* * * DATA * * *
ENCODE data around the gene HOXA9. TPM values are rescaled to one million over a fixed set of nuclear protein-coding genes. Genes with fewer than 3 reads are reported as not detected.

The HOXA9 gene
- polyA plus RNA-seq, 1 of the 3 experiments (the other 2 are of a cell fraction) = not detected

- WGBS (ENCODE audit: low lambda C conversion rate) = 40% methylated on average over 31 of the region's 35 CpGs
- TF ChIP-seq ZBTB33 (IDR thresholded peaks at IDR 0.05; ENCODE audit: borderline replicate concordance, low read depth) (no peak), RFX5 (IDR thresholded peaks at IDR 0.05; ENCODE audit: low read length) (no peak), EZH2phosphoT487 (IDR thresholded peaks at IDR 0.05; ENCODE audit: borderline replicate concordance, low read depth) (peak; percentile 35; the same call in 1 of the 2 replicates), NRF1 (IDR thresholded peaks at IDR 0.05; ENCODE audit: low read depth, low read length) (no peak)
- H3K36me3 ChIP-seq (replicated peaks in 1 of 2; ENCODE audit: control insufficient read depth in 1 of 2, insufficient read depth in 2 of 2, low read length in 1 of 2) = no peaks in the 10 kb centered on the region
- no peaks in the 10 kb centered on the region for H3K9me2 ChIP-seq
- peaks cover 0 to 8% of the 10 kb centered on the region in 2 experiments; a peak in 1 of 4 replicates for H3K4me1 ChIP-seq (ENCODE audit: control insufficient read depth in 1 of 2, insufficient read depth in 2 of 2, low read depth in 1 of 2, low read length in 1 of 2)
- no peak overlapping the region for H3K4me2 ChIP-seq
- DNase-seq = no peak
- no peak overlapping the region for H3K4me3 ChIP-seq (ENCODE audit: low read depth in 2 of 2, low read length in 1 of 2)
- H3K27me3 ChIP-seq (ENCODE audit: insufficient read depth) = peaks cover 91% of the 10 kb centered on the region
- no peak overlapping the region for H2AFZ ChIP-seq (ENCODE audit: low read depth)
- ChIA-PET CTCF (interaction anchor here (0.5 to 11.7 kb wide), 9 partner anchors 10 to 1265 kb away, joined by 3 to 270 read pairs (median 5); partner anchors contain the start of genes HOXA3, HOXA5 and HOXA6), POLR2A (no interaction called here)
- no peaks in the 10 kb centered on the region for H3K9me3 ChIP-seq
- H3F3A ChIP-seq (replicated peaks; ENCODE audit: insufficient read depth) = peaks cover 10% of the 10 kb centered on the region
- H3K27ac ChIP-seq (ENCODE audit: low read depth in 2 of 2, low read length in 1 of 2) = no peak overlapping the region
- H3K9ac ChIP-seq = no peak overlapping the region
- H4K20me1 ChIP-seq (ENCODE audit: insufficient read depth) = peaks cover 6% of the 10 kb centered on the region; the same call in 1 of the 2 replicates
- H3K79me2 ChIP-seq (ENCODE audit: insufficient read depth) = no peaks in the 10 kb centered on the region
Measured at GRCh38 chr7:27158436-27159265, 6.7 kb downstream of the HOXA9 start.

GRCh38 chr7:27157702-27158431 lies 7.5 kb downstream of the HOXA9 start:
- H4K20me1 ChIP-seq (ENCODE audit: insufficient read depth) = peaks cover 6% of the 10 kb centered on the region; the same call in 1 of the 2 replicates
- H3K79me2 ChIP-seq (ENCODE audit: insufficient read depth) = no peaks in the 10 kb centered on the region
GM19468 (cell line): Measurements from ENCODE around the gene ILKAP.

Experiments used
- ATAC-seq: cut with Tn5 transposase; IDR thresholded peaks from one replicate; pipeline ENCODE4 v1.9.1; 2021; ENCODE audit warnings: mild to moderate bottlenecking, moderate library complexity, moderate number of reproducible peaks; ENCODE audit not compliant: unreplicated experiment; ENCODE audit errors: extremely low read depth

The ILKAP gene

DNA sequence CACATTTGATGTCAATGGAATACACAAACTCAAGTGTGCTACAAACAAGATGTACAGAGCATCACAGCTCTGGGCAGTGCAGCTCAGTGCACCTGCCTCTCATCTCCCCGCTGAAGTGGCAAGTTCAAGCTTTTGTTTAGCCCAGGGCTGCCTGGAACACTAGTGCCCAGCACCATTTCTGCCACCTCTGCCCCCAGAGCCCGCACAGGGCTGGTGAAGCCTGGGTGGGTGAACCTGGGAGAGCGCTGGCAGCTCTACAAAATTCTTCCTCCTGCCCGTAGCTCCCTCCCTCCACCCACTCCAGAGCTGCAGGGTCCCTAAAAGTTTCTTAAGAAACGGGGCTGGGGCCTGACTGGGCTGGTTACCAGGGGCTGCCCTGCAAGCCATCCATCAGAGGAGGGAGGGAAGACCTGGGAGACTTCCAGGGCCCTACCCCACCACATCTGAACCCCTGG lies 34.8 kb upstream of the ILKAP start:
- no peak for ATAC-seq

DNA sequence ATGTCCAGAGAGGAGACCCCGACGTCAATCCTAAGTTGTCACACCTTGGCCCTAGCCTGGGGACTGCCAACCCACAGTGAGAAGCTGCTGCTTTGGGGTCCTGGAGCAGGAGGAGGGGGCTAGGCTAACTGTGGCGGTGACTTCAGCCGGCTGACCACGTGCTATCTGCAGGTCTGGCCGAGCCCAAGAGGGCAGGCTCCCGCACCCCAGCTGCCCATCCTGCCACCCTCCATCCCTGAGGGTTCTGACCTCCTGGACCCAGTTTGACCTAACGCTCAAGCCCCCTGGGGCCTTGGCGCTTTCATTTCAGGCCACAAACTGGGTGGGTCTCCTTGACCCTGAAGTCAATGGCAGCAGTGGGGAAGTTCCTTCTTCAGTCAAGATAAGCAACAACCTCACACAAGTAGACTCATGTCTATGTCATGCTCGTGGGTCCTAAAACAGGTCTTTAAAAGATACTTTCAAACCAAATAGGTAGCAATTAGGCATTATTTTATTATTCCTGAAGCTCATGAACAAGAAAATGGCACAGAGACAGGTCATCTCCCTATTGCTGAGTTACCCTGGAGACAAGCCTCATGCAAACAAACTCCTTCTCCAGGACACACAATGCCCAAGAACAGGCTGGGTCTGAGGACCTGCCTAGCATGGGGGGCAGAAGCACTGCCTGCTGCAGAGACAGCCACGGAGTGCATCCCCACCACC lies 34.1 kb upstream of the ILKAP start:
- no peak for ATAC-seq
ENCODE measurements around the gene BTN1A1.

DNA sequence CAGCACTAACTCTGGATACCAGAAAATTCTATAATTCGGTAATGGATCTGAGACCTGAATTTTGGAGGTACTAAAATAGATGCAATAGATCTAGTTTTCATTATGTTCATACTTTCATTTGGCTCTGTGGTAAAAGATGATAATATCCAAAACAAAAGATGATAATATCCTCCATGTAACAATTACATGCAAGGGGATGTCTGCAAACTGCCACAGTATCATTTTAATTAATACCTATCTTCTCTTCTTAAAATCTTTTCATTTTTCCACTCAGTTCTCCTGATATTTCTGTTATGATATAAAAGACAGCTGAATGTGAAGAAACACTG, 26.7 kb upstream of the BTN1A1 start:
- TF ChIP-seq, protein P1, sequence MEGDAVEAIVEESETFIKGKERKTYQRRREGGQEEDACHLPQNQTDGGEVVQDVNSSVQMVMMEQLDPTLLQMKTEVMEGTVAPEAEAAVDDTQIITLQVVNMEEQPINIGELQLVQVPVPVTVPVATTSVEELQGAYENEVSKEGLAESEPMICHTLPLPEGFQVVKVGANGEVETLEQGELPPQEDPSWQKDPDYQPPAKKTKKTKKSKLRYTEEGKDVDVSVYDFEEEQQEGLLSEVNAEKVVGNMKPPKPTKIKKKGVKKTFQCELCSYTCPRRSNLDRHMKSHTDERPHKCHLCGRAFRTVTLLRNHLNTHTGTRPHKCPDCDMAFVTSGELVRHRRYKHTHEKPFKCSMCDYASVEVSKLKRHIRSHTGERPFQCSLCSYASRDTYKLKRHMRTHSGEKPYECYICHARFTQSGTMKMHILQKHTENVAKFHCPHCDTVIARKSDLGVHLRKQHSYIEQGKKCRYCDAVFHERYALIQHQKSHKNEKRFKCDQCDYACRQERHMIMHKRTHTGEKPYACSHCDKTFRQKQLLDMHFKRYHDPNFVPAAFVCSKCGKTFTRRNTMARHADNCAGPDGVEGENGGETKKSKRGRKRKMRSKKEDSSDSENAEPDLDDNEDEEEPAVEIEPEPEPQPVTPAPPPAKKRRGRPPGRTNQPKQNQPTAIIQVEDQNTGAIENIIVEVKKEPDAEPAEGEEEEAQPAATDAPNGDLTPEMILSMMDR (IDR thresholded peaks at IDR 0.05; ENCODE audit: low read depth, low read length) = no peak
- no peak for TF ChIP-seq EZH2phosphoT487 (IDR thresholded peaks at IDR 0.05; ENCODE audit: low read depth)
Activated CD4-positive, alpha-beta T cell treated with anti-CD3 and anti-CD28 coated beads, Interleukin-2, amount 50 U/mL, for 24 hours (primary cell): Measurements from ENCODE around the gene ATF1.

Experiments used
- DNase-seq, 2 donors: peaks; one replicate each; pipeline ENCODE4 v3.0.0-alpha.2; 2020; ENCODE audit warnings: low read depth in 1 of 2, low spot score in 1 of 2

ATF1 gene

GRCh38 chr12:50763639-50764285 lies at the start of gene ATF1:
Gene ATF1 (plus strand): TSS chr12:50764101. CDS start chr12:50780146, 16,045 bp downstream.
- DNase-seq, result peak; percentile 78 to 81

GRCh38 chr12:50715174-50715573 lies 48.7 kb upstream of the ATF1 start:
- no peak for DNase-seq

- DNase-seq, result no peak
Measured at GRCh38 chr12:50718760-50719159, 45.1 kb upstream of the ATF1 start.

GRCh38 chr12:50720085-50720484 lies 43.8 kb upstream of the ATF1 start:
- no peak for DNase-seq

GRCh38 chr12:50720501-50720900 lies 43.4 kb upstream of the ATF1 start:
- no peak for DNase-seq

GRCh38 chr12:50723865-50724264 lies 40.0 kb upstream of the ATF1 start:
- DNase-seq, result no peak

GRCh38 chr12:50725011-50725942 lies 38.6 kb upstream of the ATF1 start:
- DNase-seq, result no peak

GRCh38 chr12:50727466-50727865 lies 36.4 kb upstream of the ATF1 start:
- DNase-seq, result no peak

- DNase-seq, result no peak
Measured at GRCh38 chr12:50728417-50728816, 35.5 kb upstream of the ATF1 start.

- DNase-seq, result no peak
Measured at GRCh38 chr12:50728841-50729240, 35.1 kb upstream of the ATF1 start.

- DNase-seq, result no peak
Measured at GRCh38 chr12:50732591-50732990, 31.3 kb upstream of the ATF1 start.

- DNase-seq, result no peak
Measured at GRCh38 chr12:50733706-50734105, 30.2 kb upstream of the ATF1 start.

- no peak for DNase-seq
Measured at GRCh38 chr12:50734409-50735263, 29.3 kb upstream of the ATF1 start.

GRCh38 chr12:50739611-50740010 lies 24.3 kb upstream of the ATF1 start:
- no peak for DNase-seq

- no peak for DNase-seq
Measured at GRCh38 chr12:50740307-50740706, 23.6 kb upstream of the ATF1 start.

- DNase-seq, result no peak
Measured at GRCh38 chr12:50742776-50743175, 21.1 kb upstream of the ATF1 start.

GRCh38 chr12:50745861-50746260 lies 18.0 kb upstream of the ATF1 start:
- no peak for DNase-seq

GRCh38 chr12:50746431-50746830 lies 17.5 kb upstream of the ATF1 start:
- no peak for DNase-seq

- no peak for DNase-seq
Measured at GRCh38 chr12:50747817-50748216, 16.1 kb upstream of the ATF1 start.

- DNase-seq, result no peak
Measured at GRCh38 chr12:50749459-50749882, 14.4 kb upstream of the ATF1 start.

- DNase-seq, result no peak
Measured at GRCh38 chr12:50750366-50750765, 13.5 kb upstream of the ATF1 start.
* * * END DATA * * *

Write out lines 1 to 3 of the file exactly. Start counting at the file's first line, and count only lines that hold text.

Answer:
ENCODE data around the gene HOXA9. TPM values are rescaled to one million over a fixed set of nuclear protein-coding genes. Genes with fewer than 3 reads are reported as not detected.

The HOXA9 gene
- polyA plus RNA-seq, 1 of the 3 experiments (the other 2 are of a cell fraction) = not detected